“This is absurd.” Rance sidestepped down the passageway, squinting in the gloom but continuing to read.

 

without a thought or a care as to my welfare so why should i be concerned with yours * of course i realize what you must be thinking * he is a wealthy king and dead besides so why begrudge you a few trinkets * after all they are of no earthly use to me * it is simply a matter of principle * i suppose you think it is easy to be a king * simply a matter of planting your fat behind on a throne and farting out edicts and directives and so forth * well my friend you labor under a common misconception * not only is being king if you will pardon the expression a royal pain in the ass it is also dangerous * palace intrigue * plots * cabals * assassination attempts * oh that puts the matter in a slightly different light does it * well you havent heard the half of it * how would you

 

“Ye gods, will it never end?” Rance despaired.

 

like to spend your days sitting on a throne facing an endless procession of foreign dignitaries provincial governors courtiers vassals functionaries supplicants envoys emissaries and solicitors all begging and pleading and wanting handouts and filing petitions and currying favor and fawning obsequiously * day after day after endless day this interminable parade of whining complaining beggars puling about their personal problems their legal entanglements and their petty concerns * not quite the life you imagined is it * and i suppose you think having a few dozen wives and concubines makes up for it * disabuse yourself of this notion as well my ghoulish friend for you have no idea what utter unremitting hell it is to have more than the one wife the gods in their infinite mercy naturally intended a man to have * simply take all the henpecks of one harridan of a spouse and multiply them by

 

“Enough!” Rance cried in disgust. He stalked back to the antechamber.

Sighing, he put the lantern down. At least the curse wasn't death. In any case, he would not let a curse deter him now. He did not look forward to chiseling, chipping, and hammering through limestone, but times were hard, and this was the only work he could get. He fetched his sledgehammer and returned to examine the inner door. He knocked a scarred knuckle against it and was surprised. The hollow echo told him that it wasn't a solid metal door, as he had first thought. It was probably wood in a cladding of metal. He wouldn't have to break through the wall after all. He'd make short work of the door.

Don't even think of it.

The thought came unbidden into his mind, and he soon realized it was a voice.

That's right. This place is forbidden to you. Begone!

He stiffened, then slowly exhaled.

“Your warning only entices me.”

Be twice warned, then. You will enter in the flesh, but leave in the spirit.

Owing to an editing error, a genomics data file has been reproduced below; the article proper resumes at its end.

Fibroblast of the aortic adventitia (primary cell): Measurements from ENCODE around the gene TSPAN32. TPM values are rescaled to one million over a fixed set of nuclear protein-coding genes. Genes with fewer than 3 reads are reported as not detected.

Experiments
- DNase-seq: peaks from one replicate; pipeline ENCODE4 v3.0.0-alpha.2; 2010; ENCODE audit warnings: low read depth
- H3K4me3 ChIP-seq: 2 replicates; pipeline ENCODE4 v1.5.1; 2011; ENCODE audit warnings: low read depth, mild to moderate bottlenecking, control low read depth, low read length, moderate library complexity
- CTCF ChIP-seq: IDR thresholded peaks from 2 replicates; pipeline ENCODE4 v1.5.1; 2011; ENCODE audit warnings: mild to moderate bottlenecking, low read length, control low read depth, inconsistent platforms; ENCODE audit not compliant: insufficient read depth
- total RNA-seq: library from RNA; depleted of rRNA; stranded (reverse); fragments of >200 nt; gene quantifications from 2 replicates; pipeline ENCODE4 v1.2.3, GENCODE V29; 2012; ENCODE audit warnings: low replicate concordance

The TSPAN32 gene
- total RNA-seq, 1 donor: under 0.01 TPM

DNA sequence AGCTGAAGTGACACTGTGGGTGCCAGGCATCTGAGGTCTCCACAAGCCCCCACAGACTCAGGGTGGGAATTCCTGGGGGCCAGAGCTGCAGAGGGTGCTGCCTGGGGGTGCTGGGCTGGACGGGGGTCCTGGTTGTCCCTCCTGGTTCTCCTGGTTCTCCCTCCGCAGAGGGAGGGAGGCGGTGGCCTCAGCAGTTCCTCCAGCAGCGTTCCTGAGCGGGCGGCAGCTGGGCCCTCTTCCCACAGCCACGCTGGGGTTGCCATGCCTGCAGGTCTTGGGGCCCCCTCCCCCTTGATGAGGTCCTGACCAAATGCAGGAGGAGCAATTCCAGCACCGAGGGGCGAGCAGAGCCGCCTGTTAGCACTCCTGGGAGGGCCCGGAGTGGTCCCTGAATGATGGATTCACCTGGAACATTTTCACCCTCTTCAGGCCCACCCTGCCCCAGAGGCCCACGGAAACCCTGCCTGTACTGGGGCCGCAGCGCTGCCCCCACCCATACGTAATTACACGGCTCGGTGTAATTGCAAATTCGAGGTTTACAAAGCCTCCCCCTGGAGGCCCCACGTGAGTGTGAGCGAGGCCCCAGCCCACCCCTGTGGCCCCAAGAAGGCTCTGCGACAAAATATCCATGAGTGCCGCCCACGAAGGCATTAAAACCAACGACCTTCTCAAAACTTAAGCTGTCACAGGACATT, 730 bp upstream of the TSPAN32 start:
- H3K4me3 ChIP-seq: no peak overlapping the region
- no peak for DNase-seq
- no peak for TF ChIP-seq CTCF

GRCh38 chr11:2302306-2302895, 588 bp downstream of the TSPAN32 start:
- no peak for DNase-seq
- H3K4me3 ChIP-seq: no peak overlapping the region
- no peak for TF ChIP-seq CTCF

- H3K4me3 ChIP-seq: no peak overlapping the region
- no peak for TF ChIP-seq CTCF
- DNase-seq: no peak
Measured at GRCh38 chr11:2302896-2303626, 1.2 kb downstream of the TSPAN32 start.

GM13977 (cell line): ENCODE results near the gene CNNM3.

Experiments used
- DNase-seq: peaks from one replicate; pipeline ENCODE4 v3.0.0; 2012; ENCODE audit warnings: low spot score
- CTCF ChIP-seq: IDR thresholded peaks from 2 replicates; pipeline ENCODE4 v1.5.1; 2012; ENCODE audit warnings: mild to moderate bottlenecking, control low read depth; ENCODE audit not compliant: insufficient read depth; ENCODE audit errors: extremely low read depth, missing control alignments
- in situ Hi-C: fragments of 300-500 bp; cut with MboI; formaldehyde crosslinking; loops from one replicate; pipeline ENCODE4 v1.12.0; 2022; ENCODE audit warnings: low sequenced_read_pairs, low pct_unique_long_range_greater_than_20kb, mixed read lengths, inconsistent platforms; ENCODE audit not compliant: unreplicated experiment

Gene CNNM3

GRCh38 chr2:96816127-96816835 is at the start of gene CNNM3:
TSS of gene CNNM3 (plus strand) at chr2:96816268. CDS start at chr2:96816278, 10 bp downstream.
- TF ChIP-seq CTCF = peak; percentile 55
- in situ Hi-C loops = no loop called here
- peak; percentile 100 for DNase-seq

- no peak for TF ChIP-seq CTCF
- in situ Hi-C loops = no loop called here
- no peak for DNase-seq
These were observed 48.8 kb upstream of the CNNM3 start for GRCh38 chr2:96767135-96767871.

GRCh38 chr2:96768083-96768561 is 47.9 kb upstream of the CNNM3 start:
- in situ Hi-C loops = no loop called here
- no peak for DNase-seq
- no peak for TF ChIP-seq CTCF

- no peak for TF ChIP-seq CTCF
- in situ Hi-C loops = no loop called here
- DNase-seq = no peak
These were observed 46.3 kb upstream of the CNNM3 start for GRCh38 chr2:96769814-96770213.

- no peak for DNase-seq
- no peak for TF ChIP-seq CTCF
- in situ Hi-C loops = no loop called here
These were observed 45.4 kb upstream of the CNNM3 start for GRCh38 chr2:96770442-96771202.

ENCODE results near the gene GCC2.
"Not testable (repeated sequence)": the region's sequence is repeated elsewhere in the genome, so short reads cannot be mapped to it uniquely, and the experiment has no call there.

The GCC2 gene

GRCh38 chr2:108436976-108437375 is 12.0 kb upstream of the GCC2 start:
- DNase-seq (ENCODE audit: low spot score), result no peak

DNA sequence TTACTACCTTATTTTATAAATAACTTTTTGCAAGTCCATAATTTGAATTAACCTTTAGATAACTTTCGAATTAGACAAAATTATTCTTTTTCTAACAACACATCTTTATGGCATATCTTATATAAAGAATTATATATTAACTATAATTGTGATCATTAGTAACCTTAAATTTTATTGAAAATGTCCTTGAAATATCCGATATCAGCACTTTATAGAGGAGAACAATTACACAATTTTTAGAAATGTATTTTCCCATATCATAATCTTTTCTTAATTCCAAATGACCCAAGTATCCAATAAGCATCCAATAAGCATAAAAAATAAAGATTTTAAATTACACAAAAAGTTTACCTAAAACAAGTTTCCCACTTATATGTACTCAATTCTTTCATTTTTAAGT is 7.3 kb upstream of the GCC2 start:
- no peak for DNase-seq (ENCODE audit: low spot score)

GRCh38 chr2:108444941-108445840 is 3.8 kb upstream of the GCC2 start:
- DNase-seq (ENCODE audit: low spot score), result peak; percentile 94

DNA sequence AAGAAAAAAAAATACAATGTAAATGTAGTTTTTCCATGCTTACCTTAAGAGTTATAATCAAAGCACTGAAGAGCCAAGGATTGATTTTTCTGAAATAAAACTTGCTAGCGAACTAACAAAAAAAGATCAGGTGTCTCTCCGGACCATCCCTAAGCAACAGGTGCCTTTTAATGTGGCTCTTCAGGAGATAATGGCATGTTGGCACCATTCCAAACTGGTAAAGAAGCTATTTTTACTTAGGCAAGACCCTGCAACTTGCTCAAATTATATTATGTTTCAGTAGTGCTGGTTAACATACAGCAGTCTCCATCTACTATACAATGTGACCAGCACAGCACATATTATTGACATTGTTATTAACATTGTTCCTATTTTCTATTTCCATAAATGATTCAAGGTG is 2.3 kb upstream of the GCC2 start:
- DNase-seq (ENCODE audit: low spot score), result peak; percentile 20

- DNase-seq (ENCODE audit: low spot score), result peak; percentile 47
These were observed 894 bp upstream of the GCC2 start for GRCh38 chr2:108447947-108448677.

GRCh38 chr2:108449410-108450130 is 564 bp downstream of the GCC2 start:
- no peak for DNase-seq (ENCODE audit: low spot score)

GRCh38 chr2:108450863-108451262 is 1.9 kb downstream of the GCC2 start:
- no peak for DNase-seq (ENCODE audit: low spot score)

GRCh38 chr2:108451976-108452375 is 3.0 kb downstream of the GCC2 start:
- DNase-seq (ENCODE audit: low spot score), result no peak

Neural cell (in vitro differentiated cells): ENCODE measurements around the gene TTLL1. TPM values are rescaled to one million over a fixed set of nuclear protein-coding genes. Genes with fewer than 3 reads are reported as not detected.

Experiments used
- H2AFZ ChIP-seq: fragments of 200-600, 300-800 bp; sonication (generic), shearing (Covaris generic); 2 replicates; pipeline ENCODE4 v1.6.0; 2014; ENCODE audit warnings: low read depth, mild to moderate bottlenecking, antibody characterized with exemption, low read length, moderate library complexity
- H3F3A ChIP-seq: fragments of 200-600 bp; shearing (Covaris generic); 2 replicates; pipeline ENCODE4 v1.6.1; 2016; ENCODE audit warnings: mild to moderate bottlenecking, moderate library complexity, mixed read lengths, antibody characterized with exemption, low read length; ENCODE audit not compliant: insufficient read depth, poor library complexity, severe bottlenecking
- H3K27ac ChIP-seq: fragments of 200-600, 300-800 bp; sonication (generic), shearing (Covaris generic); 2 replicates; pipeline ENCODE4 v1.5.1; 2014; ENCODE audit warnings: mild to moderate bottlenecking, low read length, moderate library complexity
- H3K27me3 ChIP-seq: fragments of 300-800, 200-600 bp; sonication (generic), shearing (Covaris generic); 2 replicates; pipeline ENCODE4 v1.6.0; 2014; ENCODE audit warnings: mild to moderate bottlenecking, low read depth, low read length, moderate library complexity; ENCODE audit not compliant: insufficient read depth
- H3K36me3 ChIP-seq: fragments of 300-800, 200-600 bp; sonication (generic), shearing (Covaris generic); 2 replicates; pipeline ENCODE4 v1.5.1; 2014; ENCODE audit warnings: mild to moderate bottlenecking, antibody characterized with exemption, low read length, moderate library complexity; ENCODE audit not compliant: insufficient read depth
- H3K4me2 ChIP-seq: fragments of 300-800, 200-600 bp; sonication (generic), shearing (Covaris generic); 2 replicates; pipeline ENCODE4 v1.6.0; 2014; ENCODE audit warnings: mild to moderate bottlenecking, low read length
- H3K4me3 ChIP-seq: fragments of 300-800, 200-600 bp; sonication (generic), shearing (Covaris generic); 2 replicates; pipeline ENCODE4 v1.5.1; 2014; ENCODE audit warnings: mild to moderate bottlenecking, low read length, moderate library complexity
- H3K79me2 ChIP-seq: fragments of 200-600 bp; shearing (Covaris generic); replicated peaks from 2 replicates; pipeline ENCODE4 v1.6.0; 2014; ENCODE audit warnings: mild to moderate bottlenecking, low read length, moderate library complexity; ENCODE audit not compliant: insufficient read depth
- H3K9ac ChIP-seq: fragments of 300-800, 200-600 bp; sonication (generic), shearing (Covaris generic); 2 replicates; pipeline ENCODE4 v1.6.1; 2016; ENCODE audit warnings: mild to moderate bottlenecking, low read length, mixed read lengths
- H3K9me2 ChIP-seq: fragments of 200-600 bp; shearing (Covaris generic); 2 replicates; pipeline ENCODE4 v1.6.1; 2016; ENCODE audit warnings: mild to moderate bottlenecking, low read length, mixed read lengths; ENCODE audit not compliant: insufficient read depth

“A spirit is what I assume you are.”

Brilliant deduction. Now, go.

He spit on his hands and grasped the haft of the hammer. Something bothered him about this. It wasn't a proper door for a tomb, not the usual thing. The ancient Zinites built sturdy tombs employing layers of protective measures, some physical, others magical, and he hadn't encountered any unpleasant magic so far—besides the curse, that is.

From the shadows behind him came the scrape of stone on stone. He froze for a moment, hammer poised to strike. Then he whirled, dropping the hammer, and drew his sword.

The lid to the upright sarcophagus fell forward and slammed to the floor.

The sarcophagus was empty.

Rance sighed and lowered the hammer.

Gave you a scare, did it?

“Your humor eludes me. Just who are you, by the way?”

I am the august monarch for whom this many-times-violated tomb was built. And I think it was damned clever.

Rance gave a crooked smile. “No doubt you have the right.”

So you think that door is easy prey, do you?

“Something tells me it is not.”

It will yield like dry kindling. Try it!

He turned and regarded the barrier. He read the curse again.

There came a chuckle.
Makes you think twice, and then some, doesn't it?

“It does, yes. But it makes me think that something of value lies within.”

Laughter.
It stands to reason! Who would waste such potent power on baubles or some marble bust or another? Some effigy of a long-forgotten potentate—one, say, of your humble host.

“Perhaps you would. Where are your mortal remains?”

Gone to dust ages ago. Stripped of every jewel and trampled underfoot by tomb robbers. My bones splintered! My countenance smashed—! . . . I beg your forgiveness. Indulge me.

“By all means, go on.”

Suffice it to say my elements have long been commingled with those of the universe. But let's get to business. Why not have a crack at that door?

Rance eyed the empty coffin askance.

“You seem strangely eager.”

Then you're afraid. The curse deters you, as it did all the others. I fear it is my lot to wait for someone with sufficient mettle.

“Hold on, I haven't yet made my decision.”

The voice took time to size him up.
No, not you.

“Eh? Why not?”

You're an odd-looking sort. Dark-complexioned, long-faced. And a long nose, too. It emphasizes a weak chin, a sure sign of pusillanimity.

Rance smiled. “Your taunts won't goad me. But I will take a crack at your door. The truth is I'm desperately in need of booty.”

Splendid! Finally someone with sufficient courage. You have my profound admiration and deepest sympathy.

Rance halted a motion to lift the hammer.

“How's that?”

The curse, man, the curse! Have its implications somehow eluded you?

“No, but in my own particular case, my fortunes could not go more awry.”

Down on your luck? You have the look of degenerate nobility about you. Land poor? Too bad. But your luck can and will get worse. This I will warrant.

“Spirit, I detect a note of glee.”

Academic interest only. You will admit I have little to occupy my time.

“Is this truly, then, what death is?”

My punishment, I think.

“You're not certain?”

The uncertainty is surely part of the punishment.

He nodded, picked up the sledge, and slammed at the door.

The barrier came down in no time. Within lay darkness. He picked up the lantern and peered in. It was a thick, almost tangible darkness that seemed to drink up light.

Afraid?

“Of course, damn you. What fiendish delights have you planned for me?”

Fiend I am none. Would that I were! Demons are powerful. Alas, I am but a soul lost.

“Lost and by the wind mourned, Ghost, begone! You bother me.”